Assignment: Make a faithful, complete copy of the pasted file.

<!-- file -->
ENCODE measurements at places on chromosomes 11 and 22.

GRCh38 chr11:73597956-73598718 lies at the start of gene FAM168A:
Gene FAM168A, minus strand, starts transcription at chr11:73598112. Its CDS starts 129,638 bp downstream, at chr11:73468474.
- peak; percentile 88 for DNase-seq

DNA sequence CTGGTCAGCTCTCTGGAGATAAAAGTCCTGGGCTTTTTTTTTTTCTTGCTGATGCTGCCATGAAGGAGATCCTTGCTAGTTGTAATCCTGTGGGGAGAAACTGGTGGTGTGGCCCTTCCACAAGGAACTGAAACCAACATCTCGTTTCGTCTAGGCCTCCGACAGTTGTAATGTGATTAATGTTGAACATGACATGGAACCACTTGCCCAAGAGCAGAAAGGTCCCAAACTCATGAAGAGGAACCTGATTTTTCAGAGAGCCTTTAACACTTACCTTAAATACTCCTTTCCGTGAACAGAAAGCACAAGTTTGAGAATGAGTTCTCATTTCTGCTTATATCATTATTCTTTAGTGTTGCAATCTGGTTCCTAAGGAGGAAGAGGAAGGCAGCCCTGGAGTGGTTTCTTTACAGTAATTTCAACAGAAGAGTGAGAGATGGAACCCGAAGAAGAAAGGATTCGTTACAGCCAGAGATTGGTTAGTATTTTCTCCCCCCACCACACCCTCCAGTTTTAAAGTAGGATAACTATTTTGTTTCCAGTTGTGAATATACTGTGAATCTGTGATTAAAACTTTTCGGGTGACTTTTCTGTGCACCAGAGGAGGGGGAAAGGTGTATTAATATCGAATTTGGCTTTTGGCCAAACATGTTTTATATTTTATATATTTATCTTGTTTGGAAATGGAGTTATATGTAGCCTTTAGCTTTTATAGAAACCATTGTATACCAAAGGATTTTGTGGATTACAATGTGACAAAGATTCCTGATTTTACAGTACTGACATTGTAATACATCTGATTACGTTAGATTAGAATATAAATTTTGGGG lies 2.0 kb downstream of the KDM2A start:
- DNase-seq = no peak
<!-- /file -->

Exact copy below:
ENCODE measurements at places on chromosomes 11 and 22.

GRCh38 chr11:73597956-73598718 lies at the start of gene FAM168A:
Gene FAM168A, minus strand, starts transcription at chr11:73598112. Its CDS starts 129,638 bp downstream, at chr11:73468474.
- peak; percentile 88 for DNase-seq

DNA sequence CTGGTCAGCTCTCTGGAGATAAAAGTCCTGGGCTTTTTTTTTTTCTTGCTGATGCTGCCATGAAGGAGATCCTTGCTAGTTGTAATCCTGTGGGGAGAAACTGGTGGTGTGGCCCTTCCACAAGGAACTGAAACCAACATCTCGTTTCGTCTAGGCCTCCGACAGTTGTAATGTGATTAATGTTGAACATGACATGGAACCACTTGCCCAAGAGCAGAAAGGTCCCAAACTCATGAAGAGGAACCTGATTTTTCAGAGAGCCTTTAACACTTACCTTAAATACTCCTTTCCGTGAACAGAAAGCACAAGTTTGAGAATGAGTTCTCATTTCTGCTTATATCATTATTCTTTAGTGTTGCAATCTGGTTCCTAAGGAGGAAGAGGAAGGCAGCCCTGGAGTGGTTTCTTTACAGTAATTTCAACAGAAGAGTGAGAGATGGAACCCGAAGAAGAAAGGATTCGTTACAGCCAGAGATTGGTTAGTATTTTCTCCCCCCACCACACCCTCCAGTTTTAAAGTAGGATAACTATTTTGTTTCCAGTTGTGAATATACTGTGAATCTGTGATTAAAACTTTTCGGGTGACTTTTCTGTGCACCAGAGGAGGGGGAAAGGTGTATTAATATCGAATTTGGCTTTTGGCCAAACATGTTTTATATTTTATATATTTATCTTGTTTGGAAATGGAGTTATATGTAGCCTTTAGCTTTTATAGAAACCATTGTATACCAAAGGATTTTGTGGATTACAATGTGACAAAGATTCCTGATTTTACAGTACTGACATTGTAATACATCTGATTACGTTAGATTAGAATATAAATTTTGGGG lies 2.0 kb downstream of the KDM2A start:
- DNase-seq = no peak